We're liking "Zero Dark Thirty," "Portlandia," "Aida," "Where'd You Go, Bernadette?" and Free Energy.
1 "Zero Dark Thirty," Kathryn Bigelow's chilling dramatization of the CIA's hunt for Osama bin Laden, is a timely and important reminder of the agonizing human price of zealotry. While it must be viewed as fiction, this solidly researched film is a taut, crackling geopolitical thriller of a new sort. It's all about what our spies think they know and why. The stellar Jessica Chastain gives us a deft portrait of the type of person who would follow this case down a rabbit hole.
2The trouble with aging hipsters is that they aren't capable of poking fun at themselves. Thank goodness "Portlandia" came along to do it for them. Season 3, airing Fridays on IFC, brings back characters such as gender-bending duo Nina and Lance and the owners of "Women and Women First" bookstore, who tangle with Martina Navratilova over her negative review on Yelp. Some of the sketches go on too long and not all are LOL, but creators and stars Fred Armisen and Carrie Brownstein haven't yet exhausted their reserve of spoof-worthy pretensions (like using all-natural deodorant that doesn't work: "It Smells Like You!").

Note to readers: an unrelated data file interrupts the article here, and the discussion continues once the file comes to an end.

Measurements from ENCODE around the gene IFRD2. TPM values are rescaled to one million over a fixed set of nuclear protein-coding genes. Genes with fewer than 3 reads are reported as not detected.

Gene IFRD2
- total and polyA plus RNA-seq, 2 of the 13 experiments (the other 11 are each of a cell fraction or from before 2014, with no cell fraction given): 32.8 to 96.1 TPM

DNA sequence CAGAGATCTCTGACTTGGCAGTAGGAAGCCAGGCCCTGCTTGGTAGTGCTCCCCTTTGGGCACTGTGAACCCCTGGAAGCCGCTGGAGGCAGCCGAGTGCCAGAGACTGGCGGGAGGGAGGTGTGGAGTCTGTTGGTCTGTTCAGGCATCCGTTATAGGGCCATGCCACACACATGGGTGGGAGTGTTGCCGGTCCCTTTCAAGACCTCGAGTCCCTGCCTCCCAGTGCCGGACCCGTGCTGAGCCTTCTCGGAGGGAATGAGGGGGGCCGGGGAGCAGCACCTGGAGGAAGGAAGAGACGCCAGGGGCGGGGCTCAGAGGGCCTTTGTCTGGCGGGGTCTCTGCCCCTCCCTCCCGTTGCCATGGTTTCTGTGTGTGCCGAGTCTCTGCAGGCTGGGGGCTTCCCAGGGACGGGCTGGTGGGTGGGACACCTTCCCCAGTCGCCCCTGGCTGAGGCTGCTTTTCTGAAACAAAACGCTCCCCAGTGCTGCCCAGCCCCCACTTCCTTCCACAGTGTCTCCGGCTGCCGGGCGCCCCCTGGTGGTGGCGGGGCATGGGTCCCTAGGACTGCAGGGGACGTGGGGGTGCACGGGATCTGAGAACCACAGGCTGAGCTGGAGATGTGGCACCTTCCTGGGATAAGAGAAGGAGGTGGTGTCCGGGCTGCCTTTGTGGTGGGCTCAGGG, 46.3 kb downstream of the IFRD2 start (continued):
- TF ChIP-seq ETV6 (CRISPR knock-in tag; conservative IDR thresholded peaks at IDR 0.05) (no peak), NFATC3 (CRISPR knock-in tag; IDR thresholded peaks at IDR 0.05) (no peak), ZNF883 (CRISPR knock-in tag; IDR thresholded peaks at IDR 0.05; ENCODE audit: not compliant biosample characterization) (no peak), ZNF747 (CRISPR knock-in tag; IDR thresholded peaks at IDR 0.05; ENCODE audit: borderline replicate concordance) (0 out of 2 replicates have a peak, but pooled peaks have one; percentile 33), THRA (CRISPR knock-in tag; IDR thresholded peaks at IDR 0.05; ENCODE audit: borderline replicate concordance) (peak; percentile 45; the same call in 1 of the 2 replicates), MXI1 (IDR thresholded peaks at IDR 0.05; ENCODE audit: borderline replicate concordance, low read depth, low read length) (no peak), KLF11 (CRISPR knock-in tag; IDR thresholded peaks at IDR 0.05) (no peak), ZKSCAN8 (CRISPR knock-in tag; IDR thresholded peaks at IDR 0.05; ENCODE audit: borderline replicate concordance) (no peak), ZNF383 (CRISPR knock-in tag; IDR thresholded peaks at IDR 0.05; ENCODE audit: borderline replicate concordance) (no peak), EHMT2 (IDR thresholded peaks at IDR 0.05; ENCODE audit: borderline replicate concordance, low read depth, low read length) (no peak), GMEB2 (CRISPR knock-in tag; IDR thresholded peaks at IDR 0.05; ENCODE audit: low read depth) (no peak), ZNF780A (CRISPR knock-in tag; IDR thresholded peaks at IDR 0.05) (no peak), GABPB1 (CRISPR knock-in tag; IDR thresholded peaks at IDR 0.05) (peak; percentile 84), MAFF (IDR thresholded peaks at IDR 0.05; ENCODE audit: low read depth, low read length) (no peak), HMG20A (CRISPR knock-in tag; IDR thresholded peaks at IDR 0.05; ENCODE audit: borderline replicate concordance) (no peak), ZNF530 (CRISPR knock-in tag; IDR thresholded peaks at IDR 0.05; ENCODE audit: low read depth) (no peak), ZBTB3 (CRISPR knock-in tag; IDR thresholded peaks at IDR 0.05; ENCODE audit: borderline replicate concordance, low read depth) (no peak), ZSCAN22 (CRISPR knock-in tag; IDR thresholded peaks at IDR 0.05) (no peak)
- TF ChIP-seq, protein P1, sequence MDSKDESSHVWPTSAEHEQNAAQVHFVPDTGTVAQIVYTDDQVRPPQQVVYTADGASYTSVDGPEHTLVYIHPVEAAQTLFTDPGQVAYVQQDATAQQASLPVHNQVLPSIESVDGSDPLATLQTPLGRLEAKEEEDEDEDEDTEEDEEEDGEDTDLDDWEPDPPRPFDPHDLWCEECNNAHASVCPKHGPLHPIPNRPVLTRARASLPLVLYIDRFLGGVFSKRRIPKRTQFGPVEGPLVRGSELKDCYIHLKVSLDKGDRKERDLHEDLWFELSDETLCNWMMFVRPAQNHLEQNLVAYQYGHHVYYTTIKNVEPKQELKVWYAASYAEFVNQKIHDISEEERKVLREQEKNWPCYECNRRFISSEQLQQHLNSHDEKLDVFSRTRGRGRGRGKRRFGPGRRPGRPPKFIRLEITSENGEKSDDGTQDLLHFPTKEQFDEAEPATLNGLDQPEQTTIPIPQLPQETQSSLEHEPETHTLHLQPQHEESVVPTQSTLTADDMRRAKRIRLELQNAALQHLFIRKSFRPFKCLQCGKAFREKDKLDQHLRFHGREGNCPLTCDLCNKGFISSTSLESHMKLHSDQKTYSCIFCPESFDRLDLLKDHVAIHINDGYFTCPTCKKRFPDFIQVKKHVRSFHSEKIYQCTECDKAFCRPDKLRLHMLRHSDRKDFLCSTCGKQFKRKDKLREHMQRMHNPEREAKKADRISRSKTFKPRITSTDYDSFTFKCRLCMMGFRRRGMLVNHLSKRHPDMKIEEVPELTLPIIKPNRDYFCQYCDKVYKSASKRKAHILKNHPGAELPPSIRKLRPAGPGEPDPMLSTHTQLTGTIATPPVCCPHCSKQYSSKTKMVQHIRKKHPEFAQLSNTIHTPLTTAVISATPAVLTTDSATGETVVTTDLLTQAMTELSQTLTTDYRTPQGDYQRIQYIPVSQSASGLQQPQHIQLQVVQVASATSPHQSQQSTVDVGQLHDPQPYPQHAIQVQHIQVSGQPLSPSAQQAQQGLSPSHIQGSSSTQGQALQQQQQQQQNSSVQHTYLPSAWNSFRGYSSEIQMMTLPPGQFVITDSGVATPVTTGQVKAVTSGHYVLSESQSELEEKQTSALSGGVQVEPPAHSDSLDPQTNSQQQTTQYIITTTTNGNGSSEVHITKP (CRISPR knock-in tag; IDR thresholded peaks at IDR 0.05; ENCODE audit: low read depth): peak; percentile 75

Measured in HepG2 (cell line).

3 "Elton John and Tim Rice's Aida" is a grand love story -- a tragic romance that offers the rare glimmer of a second chance. As the inaugural offering in the Broadway Re-Imagined series, director Peter Rothstein's "Aida" finds its strength in songs, performance and spectacle. Cat Brindisi as ditzy princess Amneris and Ben Bakken as villainous Zoser stand out. Bravo to Theatre Latté Da and Hennepin Theatre Trust for pushing the envelope with this compelling production at the Pantages. www.hennepintheatretrust.org.
4 There's a reason why Maria Semple's "Where'd You Go, Bernadette?" showed up on a couple of best-of-2012 lists. The novel is clever, witty and laugh-out-loud funny. And that's a rare and wonderful thing. It's the story of a Seattle family -- Bernadette, an architect, married to a Steve Jobs-like Microsoft genius, and their daughter, Bee, who narrates the story. Her narration is augmented by letters, e-mails, school memos and other documents, each one pitch-perfect. Semple skewers all things Seattle -- its architecture, politeness, humble smugness, even its traffic -- while bringing to life a family in (hilarious) crisis.
5 Ex-Minnesotan rockers Free Energy's long-awaited sophomore record, "Love Sign," arrives Tuesday in the dead of January with a decidedly July-like mix of breezy, baked pop hooks and top-down, fists-up '70s rock guitars. Even with a sharp change in producers -- from LCD Soundsystem's James Murphy on their first album to Hold Steady and Sonic Youth cohort John Agnello here -- the Philadelphia quintet maintains its winningly timeless formula.
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